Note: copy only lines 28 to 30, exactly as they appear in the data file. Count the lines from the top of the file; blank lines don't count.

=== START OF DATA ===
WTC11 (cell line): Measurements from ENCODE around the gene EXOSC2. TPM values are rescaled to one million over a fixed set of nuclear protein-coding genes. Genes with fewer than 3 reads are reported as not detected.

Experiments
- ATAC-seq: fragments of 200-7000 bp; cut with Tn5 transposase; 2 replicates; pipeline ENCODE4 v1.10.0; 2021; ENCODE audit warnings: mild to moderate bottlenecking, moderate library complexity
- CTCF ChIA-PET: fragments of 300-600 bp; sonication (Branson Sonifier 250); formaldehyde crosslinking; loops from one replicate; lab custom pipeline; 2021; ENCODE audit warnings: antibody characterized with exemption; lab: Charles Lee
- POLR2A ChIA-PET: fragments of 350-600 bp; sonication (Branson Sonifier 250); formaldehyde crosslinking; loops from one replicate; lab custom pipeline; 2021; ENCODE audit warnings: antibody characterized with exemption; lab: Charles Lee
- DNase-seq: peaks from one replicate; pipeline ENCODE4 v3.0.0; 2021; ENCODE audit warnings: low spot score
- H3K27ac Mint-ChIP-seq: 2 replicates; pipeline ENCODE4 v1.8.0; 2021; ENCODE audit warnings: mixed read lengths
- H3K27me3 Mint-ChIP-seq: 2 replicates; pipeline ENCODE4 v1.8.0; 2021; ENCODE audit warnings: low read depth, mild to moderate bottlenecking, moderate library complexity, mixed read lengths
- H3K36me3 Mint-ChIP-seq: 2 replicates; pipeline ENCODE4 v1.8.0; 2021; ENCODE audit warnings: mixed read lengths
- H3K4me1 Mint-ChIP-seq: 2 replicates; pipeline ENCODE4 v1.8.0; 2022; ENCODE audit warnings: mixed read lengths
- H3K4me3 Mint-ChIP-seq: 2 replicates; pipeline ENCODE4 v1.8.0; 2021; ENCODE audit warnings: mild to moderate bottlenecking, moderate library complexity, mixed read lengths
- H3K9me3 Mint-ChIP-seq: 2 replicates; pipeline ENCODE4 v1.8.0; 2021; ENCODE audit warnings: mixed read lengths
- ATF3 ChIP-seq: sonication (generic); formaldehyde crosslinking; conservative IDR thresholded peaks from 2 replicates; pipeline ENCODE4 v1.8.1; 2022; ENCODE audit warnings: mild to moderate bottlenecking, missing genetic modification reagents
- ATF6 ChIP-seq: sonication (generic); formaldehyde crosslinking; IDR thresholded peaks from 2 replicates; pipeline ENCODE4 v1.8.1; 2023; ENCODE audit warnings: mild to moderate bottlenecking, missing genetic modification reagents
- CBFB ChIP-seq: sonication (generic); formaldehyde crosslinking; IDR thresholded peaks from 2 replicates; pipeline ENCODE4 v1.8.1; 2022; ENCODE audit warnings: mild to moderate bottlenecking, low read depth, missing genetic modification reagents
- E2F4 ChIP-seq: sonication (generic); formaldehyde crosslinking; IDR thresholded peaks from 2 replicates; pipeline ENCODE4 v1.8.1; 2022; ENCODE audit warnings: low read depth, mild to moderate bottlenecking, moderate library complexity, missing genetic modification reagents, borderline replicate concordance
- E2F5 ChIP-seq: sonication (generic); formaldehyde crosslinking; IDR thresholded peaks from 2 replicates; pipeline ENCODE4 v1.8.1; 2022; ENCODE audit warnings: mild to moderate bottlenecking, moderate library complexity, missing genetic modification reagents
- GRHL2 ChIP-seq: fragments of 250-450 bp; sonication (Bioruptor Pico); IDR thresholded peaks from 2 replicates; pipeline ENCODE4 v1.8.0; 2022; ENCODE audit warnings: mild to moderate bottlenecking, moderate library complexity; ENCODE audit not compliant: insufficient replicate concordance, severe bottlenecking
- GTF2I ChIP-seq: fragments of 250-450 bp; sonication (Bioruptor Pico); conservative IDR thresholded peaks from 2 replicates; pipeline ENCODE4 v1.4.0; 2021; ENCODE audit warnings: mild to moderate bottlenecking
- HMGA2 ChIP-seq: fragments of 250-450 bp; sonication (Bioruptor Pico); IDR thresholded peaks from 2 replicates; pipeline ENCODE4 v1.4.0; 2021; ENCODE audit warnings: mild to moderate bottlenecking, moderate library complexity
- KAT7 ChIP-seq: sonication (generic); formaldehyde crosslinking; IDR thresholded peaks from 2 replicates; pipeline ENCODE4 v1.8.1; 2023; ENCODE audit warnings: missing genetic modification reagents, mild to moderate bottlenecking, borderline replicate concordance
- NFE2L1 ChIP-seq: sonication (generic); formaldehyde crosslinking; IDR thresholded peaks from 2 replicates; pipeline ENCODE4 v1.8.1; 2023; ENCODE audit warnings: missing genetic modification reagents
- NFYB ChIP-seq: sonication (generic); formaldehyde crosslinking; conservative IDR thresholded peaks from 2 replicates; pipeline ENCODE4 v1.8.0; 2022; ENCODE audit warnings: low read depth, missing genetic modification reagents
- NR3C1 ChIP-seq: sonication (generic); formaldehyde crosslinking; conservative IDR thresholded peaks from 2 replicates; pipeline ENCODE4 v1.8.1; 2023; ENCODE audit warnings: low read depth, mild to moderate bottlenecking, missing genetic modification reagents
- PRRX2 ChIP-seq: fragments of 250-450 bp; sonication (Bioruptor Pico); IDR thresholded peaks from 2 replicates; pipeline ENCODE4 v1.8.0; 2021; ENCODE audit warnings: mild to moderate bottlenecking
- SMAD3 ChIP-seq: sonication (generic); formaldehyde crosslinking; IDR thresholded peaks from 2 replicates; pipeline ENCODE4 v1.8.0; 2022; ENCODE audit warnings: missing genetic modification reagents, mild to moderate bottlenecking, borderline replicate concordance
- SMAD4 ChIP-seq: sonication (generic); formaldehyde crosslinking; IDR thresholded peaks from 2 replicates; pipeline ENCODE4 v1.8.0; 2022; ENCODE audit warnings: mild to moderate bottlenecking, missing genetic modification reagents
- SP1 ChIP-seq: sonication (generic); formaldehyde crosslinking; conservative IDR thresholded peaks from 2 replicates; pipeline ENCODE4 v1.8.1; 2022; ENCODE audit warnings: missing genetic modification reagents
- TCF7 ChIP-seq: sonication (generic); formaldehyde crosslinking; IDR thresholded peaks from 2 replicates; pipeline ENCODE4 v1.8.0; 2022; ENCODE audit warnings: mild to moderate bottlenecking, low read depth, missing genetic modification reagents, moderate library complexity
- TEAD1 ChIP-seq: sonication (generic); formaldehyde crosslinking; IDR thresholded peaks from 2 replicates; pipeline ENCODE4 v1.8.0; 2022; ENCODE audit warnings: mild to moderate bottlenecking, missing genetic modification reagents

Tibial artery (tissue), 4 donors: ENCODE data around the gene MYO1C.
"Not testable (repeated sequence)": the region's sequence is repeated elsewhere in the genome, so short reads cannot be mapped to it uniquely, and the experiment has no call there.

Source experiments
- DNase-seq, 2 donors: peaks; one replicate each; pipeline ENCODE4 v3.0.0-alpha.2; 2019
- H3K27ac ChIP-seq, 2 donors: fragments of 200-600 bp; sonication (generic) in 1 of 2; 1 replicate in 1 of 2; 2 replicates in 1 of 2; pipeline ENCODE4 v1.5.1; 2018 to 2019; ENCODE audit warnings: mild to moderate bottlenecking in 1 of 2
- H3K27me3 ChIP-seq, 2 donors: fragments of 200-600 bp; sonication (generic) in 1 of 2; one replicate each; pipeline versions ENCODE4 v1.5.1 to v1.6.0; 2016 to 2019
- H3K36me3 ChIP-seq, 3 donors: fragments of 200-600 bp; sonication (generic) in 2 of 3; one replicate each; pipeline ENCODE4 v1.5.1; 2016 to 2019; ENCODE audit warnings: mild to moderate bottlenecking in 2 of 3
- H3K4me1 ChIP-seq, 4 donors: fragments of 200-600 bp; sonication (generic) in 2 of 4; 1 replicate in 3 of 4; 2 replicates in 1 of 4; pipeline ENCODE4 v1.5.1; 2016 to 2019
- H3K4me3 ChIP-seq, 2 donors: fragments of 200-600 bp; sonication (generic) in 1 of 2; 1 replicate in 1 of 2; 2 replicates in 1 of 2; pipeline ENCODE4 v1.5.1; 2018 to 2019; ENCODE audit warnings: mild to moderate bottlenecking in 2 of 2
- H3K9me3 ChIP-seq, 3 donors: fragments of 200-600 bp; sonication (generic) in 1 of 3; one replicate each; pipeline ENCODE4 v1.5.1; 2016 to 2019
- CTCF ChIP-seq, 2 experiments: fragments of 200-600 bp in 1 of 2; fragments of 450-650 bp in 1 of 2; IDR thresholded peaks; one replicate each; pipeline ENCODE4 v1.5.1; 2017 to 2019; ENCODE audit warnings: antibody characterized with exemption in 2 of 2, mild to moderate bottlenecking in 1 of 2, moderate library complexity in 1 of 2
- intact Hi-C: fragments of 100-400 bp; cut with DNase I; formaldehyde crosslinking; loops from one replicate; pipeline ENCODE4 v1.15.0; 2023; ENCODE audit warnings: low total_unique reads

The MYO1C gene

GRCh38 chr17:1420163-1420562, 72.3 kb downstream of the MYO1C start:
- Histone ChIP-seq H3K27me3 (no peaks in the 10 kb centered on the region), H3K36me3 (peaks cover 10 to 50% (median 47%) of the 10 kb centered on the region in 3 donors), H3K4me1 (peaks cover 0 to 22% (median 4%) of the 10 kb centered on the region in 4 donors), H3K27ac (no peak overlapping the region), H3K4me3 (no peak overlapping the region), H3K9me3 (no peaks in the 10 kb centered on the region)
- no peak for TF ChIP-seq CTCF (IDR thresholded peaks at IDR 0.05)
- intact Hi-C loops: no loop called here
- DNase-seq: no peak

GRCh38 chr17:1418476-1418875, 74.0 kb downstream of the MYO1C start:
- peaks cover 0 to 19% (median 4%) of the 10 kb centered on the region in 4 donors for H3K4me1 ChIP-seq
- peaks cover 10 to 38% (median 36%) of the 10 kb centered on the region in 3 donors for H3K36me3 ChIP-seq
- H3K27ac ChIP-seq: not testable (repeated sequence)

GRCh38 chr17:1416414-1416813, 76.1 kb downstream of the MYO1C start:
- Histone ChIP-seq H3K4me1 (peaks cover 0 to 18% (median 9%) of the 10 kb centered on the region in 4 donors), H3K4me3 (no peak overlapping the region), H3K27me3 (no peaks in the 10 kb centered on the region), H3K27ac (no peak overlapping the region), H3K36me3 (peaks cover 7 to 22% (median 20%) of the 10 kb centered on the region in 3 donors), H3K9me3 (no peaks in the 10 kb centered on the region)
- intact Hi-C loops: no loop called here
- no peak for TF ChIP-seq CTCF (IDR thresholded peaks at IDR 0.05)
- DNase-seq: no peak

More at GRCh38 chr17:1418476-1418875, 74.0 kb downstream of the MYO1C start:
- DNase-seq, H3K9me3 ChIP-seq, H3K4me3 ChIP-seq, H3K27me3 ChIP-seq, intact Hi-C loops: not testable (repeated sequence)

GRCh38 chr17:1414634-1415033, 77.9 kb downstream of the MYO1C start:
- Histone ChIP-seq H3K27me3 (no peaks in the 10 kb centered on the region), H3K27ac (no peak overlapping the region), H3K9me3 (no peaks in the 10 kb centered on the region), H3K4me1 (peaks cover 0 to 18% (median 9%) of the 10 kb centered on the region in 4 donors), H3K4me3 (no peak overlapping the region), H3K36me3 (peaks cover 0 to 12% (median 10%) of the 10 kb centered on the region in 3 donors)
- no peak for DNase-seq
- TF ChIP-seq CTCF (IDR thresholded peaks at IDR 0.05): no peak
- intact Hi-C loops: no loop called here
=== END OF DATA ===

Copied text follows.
- SP1 ChIP-seq: sonication (generic); formaldehyde crosslinking; conservative IDR thresholded peaks from 2 replicates; pipeline ENCODE4 v1.8.1; 2022; ENCODE audit warnings: missing genetic modification reagents
- TCF7 ChIP-seq: sonication (generic); formaldehyde crosslinking; IDR thresholded peaks from 2 replicates; pipeline ENCODE4 v1.8.0; 2022; ENCODE audit warnings: mild to moderate bottlenecking, low read depth, missing genetic modification reagents, moderate library complexity
- TEAD1 ChIP-seq: sonication (generic); formaldehyde crosslinking; IDR thresholded peaks from 2 replicates; pipeline ENCODE4 v1.8.0; 2022; ENCODE audit warnings: mild to moderate bottlenecking, missing genetic modification reagents